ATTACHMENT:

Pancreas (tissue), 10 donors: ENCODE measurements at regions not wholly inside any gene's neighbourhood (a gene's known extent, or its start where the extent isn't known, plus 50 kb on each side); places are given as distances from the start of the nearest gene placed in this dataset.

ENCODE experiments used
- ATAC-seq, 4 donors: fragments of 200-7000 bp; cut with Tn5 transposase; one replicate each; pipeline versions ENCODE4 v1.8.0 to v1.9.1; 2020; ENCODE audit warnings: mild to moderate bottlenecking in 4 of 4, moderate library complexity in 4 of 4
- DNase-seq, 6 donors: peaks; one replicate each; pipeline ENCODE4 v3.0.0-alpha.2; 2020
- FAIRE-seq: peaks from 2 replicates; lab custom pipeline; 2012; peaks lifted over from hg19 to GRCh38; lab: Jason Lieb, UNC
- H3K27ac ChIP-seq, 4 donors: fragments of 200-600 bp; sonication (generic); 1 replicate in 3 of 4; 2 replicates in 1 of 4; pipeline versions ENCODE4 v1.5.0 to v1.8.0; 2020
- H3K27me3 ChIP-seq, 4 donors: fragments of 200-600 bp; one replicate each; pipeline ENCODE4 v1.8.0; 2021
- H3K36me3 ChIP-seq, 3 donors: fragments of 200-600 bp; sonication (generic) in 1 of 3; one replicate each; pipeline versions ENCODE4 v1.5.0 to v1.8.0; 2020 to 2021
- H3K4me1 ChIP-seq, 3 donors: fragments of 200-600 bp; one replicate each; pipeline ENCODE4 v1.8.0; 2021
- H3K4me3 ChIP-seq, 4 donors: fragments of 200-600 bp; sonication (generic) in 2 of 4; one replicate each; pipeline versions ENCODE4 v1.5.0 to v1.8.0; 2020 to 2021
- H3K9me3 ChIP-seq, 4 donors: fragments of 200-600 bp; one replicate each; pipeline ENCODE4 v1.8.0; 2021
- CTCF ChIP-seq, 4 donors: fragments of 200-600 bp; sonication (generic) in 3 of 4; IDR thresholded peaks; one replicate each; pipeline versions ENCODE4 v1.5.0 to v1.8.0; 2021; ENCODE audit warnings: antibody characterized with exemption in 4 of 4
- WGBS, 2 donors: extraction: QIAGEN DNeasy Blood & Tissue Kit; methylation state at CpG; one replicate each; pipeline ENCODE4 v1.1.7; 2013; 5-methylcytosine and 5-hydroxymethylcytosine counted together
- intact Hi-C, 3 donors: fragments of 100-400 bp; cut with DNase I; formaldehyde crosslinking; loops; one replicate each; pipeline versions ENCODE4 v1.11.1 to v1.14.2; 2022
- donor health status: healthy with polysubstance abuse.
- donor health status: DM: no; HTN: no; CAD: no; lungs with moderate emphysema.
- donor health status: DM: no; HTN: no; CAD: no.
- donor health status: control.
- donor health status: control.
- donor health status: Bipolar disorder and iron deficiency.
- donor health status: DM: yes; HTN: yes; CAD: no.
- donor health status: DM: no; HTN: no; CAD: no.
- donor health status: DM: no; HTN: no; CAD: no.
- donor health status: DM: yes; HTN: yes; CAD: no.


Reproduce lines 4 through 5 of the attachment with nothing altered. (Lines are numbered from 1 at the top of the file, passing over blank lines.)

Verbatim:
- DNase-seq, 6 donors: peaks; one replicate each; pipeline ENCODE4 v3.0.0-alpha.2; 2020
- FAIRE-seq: peaks from 2 replicates; lab custom pipeline; 2012; peaks lifted over from hg19 to GRCh38; lab: Jason Lieb, UNC